Many students dream about growing up and becoming an astronaut or at least aspiring to work with astronauts. While many students are light years away from being scientists for NASA, a few Clark County students recently moved one step closer to working with the International Space Station.
For the last few months, students within the Clark County School District were developing proposals for space-related projects to be submitted to the Student Spaceflight Experiments Program, sponsored by the National Center for Earth and Space Science Education.
“It’s just like a real scientist,” said Cheryl Wagner, the program manager with Clark County School District’s School-Community Partnership Program. “Sometimes, they have their proposals accepted; sometimes, they don’t.”
Students from Batterman, Vanderburg and Wright elementary schools recently received word they were finalists for the program, which was announced at a May 4 Desert Research Institute event, May Science Be With You.
If chosen from a pool of national applicants, the students’ experiments will be conducted at the International Space Station.
The project started when a local teacher discovered the program, which gives students across the nation a chance to come up with ideas.
William Gilluly, a specialist for the Gifted and Talented Education program at Vanderburg Elementary School, 2040 Desert Shadow Trail, brought this idea to his principal.
“I had never seen anything like it,” he said. “We tend to focus on STEM (science, technology, engineering and mathematics) education, but this is honest-to-god application.”
Wagner said Gilluly went on to write the proposal to the national organization to get Clark County involved with the process. He then assisted the other six schools.
Nationally, the program invites fifth- to 12th-graders to submit proposals. For its inaugural year, the district went with just fifth-graders.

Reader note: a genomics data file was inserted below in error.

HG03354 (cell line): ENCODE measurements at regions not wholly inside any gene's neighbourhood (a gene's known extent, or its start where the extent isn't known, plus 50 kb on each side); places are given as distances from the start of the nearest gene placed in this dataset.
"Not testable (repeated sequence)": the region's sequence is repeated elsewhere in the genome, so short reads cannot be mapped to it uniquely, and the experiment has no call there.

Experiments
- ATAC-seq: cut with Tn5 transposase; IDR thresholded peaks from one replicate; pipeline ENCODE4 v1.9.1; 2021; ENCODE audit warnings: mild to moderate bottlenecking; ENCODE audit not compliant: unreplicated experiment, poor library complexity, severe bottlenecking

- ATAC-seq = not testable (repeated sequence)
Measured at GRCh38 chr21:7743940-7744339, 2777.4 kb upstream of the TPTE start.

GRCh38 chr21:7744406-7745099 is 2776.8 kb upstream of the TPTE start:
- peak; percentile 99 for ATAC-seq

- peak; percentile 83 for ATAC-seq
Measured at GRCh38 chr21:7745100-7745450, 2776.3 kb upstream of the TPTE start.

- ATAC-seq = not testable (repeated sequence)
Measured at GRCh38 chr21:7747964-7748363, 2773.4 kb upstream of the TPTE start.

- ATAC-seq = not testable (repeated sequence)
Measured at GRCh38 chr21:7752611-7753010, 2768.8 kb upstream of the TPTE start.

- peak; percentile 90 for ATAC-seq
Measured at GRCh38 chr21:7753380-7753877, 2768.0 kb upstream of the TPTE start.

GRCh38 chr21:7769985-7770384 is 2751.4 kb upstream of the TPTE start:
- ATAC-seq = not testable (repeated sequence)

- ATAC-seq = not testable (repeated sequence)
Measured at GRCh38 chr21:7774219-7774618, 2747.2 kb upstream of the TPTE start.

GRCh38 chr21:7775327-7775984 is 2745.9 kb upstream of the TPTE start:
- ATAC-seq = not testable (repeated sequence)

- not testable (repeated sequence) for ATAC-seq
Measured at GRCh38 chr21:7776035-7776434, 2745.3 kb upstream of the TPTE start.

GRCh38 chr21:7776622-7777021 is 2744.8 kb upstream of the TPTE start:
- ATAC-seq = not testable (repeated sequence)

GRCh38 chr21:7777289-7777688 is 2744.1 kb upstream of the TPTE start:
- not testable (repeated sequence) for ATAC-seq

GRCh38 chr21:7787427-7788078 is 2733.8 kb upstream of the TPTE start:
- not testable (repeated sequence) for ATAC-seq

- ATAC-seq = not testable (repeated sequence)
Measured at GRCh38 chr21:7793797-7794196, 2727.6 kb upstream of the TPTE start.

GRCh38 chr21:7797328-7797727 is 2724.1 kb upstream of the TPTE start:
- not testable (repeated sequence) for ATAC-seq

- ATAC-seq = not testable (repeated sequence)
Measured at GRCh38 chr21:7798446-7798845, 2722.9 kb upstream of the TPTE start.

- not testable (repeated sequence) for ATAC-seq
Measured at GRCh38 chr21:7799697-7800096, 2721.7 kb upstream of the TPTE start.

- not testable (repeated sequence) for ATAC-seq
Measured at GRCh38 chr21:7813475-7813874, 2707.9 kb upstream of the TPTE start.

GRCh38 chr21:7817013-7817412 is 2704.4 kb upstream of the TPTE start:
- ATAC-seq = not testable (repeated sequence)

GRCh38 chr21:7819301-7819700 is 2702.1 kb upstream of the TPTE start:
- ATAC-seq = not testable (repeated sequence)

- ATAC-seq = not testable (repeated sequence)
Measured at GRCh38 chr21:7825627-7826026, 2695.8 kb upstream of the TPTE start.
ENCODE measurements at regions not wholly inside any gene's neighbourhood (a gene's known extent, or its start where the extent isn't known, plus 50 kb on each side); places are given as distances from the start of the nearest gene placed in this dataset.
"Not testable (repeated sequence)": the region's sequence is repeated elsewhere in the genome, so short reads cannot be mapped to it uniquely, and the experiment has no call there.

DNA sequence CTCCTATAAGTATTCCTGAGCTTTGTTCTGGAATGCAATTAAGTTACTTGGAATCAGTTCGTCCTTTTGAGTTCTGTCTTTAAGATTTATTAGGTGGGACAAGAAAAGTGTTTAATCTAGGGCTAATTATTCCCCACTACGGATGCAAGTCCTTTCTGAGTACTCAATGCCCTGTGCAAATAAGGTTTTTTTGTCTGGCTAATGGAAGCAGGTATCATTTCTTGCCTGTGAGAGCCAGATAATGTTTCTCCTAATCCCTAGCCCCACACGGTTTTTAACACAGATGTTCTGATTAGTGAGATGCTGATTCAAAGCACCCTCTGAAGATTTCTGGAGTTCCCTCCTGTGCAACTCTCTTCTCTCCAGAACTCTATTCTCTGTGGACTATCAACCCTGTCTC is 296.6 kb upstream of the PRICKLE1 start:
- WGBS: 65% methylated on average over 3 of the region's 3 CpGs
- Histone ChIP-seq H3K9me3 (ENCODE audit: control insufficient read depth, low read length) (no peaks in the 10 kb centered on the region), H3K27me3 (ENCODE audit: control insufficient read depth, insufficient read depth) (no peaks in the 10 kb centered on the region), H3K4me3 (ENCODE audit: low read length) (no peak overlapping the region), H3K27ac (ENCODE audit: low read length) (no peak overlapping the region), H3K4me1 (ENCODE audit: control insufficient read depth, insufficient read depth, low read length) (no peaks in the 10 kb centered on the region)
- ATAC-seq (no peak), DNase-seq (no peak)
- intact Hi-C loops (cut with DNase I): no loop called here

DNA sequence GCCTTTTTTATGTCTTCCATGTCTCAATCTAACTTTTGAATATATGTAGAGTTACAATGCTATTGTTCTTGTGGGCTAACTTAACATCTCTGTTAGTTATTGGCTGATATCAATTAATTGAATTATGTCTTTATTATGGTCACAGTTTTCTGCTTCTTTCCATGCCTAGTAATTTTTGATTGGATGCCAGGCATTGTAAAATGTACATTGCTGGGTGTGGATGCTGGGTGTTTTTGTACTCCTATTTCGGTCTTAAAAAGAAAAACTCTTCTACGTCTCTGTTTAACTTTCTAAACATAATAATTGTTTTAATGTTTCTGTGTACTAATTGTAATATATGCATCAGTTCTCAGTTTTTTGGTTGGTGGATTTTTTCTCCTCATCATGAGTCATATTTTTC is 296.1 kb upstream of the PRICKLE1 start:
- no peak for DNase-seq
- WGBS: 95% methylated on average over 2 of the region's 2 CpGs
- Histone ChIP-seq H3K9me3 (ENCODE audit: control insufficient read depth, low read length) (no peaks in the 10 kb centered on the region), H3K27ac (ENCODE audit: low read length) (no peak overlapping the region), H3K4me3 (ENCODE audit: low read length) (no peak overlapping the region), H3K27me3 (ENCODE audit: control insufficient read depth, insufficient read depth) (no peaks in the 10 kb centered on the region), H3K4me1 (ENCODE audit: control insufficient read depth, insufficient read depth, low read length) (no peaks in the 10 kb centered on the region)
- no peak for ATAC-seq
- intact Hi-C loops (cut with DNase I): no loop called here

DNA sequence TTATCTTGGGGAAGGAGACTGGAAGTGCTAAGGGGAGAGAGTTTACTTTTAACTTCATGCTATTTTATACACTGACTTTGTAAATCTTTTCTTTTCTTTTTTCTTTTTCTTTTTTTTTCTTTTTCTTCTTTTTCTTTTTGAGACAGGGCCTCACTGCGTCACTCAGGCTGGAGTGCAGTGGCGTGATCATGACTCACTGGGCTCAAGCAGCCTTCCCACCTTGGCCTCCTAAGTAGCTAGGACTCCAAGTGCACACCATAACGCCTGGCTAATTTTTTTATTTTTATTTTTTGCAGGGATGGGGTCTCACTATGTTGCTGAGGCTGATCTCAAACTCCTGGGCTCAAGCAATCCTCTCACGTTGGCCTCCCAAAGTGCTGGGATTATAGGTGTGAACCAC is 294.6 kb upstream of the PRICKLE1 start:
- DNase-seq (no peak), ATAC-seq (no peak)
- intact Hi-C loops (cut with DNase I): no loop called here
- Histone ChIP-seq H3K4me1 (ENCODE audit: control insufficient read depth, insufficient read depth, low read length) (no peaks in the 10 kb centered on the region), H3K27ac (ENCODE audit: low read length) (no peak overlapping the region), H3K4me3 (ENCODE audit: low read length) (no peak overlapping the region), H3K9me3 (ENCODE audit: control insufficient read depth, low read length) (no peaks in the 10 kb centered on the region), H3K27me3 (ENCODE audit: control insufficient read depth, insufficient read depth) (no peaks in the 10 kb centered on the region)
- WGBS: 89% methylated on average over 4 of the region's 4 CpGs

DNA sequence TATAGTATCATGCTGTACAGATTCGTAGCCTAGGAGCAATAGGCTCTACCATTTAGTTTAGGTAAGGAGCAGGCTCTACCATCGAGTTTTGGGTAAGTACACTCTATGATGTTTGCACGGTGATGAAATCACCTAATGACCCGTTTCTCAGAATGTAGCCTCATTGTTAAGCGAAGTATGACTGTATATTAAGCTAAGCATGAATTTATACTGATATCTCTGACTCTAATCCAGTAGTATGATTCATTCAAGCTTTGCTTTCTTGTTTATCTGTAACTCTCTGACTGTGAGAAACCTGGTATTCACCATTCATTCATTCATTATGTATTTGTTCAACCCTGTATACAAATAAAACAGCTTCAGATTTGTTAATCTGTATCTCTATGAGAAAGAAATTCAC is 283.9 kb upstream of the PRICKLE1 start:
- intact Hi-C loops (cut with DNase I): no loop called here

Along with Vanderburg, students from the GATE programs at Batterman, King, Mack, Snyder and Wright elementary schools and Sandy Searles Miller Academy for International Studies were tasked with creating proposals on various space-related topics.
“This was possible because of people in the community,” Wagner said.
The district reached out to the Desert Research Institute and UNLV to cultivate support needed to give students adequate advice on their proposals.
A team composed of local scientists and educators evaluated the students’ proposals to determine which ones will be submitted to the national competition. They whittled 33 submissions to three.
The top ideas were pleurotus ostreatus mycelium growth in microgravity, soybean germination in microgravity, and determining if mycorrhizae can grow in microgravity.
Beyond the competition, Wagner said the project aligned with the Next Generation Science Standards, part of the Nevada Academic Content Standards in science.
At the May 4 event, which was part of the 2016 Las Vegas Science & Technology Festival, three teams were told their proposals will move on to the next round.
“The timing worked out to have the announcement coincide with the Desert Research Institute event,” Wagner said.
Winning students also got to meet with U.S. Sen. Harry Reid and Sam Scimemi, director of the International Space Station.
“When I was your age, I never had anything like this,” Scimemi told the students.
Even if the students weren’t selected, the district and the committee of scientists will talk with them about ways they could improve their proposals. The finalists expect to hear back this summer if their proposals were accepted.
Wagner said the district is already looking into next year’s program.
“We would love to do it again,” Wagner said. “This is a great learning experience for our students.”